Will Veterans be forced to compete with civilians for healthcare?

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The Department of Veterans Affairs’ Veterans Health Administration (VHA) serves 9 million patients annually. VHA provides everything from basic primary care to complex rehabilitation programs and helps Veterans find housing, employment, and even legal services.

More importantly, Veterans have what many Americans do not – equitable access to healthcare over a lifetime. To cite only one example of how this produces better outcomes, the publication Cancer found “African American men did not have more advanced disease at the time of diagnosis or die earlier than white men [in the VHA], unlike trends seen in the greater U.S. population of patients with prostate cancer.”

Unfortunately, the VHA may soon look the same as America’s broken private healthcare system. President Donald Trump dramatically expanded the pool of for-profit providers who are contracted to care for Veteran patients when he signed the 2018 VA Mission Act into law. The Trump administration’s 2021 budget submission increases VHA medical care to $90 billion. It’s unclear how much of that money will pass through the VHA and into the pockets of private, for-profit providers. Between 2014 and 2017, the budget for private sector care increased by 49 percent while the VHA’s direct budget increased by only nine percent.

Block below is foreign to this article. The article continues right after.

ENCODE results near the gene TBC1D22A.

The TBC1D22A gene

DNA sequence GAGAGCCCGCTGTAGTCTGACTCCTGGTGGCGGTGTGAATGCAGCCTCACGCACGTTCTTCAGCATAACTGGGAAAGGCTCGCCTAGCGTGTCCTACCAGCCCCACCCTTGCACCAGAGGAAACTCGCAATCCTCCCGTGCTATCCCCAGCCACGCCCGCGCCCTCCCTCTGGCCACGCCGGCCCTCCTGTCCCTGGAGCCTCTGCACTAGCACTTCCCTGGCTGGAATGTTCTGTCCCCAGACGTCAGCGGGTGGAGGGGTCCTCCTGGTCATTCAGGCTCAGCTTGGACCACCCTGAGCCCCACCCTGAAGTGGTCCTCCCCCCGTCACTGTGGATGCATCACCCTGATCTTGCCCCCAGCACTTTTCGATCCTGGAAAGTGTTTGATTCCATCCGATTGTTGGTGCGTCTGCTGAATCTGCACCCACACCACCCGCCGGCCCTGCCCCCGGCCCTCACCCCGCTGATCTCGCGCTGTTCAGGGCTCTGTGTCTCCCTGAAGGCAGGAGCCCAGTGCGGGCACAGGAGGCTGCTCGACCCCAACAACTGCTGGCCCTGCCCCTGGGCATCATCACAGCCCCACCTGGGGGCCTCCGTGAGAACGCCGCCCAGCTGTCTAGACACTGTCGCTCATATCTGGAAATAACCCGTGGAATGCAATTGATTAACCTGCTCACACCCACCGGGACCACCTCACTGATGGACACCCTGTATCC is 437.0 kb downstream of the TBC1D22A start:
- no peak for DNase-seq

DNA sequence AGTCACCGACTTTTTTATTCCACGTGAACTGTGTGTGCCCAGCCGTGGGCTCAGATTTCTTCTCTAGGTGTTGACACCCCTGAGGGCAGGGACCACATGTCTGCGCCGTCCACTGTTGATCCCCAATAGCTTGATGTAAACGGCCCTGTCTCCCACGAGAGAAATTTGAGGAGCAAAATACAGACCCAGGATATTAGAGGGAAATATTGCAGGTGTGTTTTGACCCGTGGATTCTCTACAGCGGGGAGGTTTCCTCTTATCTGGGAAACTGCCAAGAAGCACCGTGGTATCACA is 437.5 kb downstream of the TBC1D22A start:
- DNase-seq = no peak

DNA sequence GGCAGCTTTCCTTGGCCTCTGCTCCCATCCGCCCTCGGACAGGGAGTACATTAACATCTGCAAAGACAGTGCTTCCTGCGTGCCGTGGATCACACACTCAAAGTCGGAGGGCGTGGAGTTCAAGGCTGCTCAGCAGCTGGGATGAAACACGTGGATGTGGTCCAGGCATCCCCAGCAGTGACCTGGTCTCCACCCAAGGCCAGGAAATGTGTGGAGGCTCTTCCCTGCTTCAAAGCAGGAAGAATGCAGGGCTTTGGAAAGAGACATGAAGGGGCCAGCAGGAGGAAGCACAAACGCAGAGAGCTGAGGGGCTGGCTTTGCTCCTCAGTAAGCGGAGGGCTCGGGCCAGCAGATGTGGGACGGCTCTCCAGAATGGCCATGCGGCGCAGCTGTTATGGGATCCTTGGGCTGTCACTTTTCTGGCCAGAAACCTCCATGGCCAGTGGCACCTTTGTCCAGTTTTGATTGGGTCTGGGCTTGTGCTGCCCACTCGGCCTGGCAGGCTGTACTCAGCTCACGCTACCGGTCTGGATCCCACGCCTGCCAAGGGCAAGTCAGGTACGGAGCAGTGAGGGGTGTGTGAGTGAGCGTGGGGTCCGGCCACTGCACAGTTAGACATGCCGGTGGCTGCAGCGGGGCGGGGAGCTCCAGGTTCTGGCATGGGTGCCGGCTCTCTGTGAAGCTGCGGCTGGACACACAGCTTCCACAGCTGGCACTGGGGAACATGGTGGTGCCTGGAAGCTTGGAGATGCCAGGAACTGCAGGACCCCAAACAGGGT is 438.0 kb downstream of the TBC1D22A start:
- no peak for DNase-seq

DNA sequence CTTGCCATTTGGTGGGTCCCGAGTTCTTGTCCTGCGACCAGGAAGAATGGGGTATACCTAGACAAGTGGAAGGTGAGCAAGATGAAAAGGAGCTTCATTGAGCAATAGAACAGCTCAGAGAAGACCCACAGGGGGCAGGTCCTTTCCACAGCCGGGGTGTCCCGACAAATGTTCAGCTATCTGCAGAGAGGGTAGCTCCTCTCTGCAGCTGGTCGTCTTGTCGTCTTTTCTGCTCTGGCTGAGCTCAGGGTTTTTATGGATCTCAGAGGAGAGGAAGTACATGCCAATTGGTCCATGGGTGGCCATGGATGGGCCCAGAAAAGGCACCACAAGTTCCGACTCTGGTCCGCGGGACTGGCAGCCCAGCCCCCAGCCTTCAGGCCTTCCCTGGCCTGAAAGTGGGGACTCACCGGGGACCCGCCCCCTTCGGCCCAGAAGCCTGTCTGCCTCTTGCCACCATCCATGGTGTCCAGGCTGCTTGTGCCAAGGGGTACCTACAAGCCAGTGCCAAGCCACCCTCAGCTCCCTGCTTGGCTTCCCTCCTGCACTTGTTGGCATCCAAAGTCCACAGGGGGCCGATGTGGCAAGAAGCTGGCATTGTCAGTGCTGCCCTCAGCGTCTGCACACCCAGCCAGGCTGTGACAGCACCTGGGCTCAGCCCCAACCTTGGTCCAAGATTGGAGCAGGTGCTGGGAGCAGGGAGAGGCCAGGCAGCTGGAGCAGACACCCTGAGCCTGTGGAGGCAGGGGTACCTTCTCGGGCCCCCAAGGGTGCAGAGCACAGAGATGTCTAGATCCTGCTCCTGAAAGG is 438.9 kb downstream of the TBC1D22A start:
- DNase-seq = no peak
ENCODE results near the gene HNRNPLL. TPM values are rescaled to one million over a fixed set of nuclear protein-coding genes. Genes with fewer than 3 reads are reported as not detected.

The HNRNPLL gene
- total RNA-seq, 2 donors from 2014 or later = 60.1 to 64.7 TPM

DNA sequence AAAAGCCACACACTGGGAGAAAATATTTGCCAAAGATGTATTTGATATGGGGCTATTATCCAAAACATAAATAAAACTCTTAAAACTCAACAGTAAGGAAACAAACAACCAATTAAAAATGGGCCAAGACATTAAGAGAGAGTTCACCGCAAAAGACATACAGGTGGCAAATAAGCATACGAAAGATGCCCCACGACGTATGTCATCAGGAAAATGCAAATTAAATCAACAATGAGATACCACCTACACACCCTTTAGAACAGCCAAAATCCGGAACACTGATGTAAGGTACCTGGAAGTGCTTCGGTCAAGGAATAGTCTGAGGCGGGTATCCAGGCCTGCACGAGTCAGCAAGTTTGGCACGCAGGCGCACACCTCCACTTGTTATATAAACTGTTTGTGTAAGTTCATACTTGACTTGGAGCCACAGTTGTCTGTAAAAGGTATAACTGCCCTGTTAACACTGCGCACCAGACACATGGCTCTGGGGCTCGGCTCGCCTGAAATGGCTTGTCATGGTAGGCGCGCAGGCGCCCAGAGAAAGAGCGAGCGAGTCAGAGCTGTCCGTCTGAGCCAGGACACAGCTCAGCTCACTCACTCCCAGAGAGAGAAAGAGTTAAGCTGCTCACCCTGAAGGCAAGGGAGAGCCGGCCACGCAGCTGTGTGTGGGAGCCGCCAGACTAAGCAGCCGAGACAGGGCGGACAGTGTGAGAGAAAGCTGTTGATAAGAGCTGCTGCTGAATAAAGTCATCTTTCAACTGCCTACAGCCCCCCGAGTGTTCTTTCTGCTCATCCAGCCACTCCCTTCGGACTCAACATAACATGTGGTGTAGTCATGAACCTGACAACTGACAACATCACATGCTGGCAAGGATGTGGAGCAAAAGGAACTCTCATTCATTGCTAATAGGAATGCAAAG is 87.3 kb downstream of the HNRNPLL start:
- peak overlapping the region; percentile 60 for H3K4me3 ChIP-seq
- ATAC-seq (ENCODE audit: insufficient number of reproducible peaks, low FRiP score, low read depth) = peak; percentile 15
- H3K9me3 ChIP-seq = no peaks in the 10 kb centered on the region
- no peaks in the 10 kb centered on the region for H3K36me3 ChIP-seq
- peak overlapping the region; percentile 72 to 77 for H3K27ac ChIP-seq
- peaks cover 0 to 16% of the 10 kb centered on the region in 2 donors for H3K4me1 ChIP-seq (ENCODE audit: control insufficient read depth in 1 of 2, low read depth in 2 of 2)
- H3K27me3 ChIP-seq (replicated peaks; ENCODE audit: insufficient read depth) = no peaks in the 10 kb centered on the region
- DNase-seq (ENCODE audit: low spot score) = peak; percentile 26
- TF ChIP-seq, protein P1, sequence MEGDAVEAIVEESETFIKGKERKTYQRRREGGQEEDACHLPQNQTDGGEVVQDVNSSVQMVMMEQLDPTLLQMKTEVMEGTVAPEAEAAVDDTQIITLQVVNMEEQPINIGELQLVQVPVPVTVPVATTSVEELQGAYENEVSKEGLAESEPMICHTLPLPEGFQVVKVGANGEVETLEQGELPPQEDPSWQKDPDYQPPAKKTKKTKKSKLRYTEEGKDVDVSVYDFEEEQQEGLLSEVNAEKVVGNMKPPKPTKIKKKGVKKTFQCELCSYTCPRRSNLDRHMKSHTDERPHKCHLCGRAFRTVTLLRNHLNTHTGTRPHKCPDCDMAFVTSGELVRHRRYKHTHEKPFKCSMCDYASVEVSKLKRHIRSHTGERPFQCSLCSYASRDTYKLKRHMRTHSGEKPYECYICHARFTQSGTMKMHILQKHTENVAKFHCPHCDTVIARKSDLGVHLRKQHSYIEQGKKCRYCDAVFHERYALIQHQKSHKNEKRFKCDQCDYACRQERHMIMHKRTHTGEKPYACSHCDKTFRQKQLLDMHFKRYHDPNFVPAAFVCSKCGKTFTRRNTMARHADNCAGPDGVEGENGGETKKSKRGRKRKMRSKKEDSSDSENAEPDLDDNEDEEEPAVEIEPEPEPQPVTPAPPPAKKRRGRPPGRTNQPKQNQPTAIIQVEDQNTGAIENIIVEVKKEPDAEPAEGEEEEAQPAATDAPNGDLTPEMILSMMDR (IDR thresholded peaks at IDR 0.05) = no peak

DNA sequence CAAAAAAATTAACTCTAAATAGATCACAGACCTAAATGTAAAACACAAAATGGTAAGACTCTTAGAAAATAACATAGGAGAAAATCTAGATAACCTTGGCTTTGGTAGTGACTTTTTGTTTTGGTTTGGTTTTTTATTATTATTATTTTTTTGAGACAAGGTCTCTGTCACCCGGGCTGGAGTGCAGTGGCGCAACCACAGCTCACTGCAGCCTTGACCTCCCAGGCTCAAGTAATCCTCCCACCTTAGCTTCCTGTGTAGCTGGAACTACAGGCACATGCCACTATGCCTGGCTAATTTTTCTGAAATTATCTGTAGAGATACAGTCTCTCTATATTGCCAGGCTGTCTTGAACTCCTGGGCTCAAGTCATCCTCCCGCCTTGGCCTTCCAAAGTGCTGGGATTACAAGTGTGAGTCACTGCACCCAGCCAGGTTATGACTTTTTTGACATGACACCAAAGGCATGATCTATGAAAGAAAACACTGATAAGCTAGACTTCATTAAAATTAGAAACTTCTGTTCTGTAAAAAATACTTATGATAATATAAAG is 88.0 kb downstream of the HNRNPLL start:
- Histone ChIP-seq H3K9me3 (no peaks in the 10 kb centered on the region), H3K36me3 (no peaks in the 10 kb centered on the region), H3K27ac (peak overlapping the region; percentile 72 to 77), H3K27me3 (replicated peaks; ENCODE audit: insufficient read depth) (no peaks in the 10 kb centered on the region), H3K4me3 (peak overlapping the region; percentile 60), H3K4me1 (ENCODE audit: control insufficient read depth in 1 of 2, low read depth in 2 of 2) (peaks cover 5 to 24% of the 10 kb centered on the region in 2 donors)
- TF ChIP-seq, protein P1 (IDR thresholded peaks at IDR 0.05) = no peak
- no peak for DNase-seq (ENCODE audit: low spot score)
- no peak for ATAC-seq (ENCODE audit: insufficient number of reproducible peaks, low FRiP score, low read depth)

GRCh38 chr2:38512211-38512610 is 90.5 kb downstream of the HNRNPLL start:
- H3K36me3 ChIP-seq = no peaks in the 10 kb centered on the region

The VHA has a worker shortage of 49,000 vacancies, many positions that, if filled, would provide or support direct care to Veterans. The resulting delays, wait times, or unavailable VHA providers are then used by Trump administration officials to justify additional outsourced care.

Veterans may increasingly find themselves forced to compete with civilians for health care. The Department of Defense announced that it’s closing the doors on retired military members and their families at 38 separate military hospitals. The DoD is downsizing its military medical corps and moving more active-duty members into the private sector. Another 18.1 million retired military and 20 million family members may flood a private sector healthcare system that is already straining to take care of civilian sector patients.

Veterans will confront many problematic practices that are typical in a healthcare system that is driven by profit. Surprise bills are commonplace in private care, but unknown at the VHA. The cost of care, while consistent throughout the VA health care system, can vary wildly in the private sector even within the same community. If more veterans are cared for in the private sector, they likely will be burdened with bills the VA will not be able to cover.

And what will happen to Veterans who have many expensive, complex conditions, when private sector providers discover Veterans aren’t as profitable as they had imagined?

The Veterans Healthcare Policy Institute is a 501(c)3 nonprofit. Learn more at veteranspolicy.org/subscribe.

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